The verse in Genesis (22:14) states: "And Abraham called the name of the site 'Hashem Yir'eh' as it is said to this day, on the mountain Hashem will be seen."

וַיִּקְרָ֧א אַבְרָהָ֛ם שֵֽׁם־הַמָּק֥וֹם הַה֖וּא ה' יִרְאֶ֑ה אֲשֶׁר֙ יֵאָמֵ֣ר הַיּ֔וֹם בְּהַ֥ר יְהוָ֖ה יֵרָאֶֽה

The Masoretic taamim (punctuating tune) on the end of the verse combines the words 'mountain' and 'Hashem' and separates 'Hashem' from 'will be seen'. This seems strange because if the translation is really "on the mountain Hashem will be seen" then 'Hashem' and 'will be seen' should be combined.

Are there any explanations for this phenomenon or alternative texts that in an way obviate this problem?

3 Answers 3


First of all, the plain-sense meaning of the verse (even without the te'amim) is that בהר and יי are in construct ("the mountain of God"), as is evidenced by the niqqud. As mevaqesh noted in a comment on the previous answer, "on the mountain" is בָּהַר (bahar), while בְּהַר (behar) means "on the mountain of". So the niqqud and the te'amim are, in this instance at least, consistent. The verse reads, "on the mountain of God, he/it will be seen".

As to who the referent of the verb is, you could take it as God if you like. That will produce something that means that "on the mountain of God, he [ie: God] will be seen". That seems to have been the interpretation of Targum "Yonatan", which expands the clause as follows: בטוורא הדין כפת אברהם ית יצחק ברה ותמן אתגלית עלוי שכינתא דיי, "on this mountain, Abraham bound his son Isaac, and there the shekhinah of God was revealed to him".

You can see similar interpretations in Rashi (בהר זה יראה הקדוש ברוך הוא לעמו) and in Rashbam (בהר יי נראה הקב״ה לאברהם), amongst other places.

Finally, the translation that you have provided is that of Artscroll. Artscroll's translation is what is known as a "dynamic equivalence" translation, in that it aims to convey the literal sense of the passuk (based on Chazal), rather than render it literally into English. In this instance, it is deliberately not following the niqqud/te'amim in order to present something that means the same as what an adherence to the niqqud/te'amim together with the interpretations of particular mefarshim will produce.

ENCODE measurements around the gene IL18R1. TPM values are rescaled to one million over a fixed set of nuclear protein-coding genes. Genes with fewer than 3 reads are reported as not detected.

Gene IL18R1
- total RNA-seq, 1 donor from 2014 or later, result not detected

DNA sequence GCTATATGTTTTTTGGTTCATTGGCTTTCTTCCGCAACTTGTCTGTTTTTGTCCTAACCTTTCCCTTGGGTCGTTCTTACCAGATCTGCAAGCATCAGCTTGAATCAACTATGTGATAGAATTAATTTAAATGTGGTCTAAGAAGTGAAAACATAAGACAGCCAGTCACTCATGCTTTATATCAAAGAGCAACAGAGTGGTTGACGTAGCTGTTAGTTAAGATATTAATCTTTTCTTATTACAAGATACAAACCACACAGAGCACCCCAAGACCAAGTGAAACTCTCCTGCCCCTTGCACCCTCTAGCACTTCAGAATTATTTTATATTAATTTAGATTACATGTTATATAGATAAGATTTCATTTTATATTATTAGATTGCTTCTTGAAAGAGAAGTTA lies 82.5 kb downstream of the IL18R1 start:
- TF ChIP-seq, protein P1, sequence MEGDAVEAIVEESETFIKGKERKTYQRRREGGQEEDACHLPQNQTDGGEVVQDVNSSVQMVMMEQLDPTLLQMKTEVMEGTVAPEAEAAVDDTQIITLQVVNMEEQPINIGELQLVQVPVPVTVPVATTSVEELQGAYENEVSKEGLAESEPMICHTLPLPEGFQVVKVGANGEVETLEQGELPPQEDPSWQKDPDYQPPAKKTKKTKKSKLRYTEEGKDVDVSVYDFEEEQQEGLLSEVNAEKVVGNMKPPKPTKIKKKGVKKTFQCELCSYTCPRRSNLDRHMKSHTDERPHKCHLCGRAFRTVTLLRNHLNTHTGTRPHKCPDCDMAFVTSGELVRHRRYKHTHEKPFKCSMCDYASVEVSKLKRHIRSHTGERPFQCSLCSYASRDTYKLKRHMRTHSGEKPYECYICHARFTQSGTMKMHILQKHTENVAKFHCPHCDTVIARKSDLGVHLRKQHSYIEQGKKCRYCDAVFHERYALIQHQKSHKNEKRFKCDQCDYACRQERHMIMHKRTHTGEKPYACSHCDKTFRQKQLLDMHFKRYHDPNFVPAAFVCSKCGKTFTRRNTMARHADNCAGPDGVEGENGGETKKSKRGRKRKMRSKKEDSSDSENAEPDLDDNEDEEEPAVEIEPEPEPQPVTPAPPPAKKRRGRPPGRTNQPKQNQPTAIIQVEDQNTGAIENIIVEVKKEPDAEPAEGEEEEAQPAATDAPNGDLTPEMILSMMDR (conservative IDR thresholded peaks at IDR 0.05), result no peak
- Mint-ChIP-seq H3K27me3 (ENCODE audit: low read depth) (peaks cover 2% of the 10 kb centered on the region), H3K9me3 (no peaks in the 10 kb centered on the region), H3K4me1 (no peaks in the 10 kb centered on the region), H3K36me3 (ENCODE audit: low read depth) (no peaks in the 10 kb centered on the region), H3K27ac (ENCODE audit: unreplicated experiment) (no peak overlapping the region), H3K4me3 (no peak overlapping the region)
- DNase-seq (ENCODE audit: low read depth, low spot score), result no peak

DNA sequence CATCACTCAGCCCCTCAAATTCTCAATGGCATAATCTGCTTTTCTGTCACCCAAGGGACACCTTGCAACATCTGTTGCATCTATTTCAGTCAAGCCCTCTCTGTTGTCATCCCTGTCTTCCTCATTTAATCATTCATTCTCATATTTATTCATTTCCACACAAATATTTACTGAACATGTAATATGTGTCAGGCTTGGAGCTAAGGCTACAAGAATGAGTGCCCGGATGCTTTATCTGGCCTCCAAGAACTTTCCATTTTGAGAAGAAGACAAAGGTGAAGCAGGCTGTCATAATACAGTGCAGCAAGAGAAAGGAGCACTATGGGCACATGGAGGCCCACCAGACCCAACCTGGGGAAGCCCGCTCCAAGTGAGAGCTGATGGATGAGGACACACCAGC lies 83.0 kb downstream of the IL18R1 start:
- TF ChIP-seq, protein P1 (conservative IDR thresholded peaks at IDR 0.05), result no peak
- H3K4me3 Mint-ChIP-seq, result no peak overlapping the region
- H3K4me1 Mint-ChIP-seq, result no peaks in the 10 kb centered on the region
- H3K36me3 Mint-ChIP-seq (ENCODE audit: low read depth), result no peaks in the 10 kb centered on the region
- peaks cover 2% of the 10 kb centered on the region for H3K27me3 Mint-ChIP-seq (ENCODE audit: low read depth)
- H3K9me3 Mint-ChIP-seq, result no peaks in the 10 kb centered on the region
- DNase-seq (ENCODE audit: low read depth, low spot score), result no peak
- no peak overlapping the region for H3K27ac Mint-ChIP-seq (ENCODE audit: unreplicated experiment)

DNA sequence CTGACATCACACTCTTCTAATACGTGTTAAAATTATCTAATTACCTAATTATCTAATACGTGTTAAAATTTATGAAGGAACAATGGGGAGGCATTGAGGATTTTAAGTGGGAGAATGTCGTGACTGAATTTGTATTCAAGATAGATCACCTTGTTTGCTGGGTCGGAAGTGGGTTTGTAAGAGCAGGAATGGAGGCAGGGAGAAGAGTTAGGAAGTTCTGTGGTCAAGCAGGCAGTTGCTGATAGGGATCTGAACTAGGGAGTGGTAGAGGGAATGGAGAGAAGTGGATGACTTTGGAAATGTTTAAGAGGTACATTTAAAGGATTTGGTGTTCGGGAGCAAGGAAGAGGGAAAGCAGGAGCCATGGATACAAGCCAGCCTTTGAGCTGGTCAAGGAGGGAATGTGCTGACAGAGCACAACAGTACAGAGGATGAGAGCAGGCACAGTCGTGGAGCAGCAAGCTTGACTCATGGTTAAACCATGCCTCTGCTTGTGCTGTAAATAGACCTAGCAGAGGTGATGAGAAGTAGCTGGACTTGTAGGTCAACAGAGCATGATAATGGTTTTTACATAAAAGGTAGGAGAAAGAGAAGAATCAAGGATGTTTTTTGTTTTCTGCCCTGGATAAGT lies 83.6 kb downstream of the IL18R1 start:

You can compare this to the translation of JPS, which is more of a "formal equivalence" translation. They render this clause as, "On the mount of the Lord there is vision".

  • Doesn't bahar have two _kamatz_es?
    – msh210
    Nov 15, 2016 at 20:51

Chazal state that Har Hamoriah and the place Yaakov slept were identical to Har Sinai, which is called "Har Hashem." Matan Torah was the point where Hashem "made himself seen on the Mountain of Hashem," which would be the literal interpretation of the text when using the masoretic taamim. He also appeared to Yaakov at that location, who identified the place as Beit El (see the above link).

See Rashi on your verse for a number of different interpretations, some of which point to other explanations.

  • 1
    According to the reading of "on the mountain Hashem will be seen" then shouldnt it say "bahar" not "b'har"?
    – mevaqesh
    Feb 16, 2015 at 2:38
  • 3
    That would be why Rashi adds in the word "zeh" when discussing it under "asher ye'amer hayom" - they will say on that day that "on this mountain," which would preclude the need to add the definite article present in "bahar." Alternately, that would only be true if we were identifying WHICH mountain we meant. When referring to a definite place name we don't need a definite article - We say BiYirushalayim, not BaYirushalayim. So beHar Hashem refers to a known, definite place name and not just a description of a random mountain. Feb 16, 2015 at 2:55

Rav Hirsch (using the English translation of the German by his grandson Rabbi Isaac Levi) translates the pasuk

On the mount of Hashem one is seen

In the commentary, Rav Hirsch connects this with Aliyas Haregel

Thrice yearly יראה, every son of Abraham, Isaac, must be seen on this mount, and not ריקם, with mere inner, passing devotion, but with the sacrificing dedication of the whole of his being as expressed in עןלת ראיה.

Thus we actually take part in the akeidah ourselves at the same place that Avraham and Yitzchak brought the korbon.

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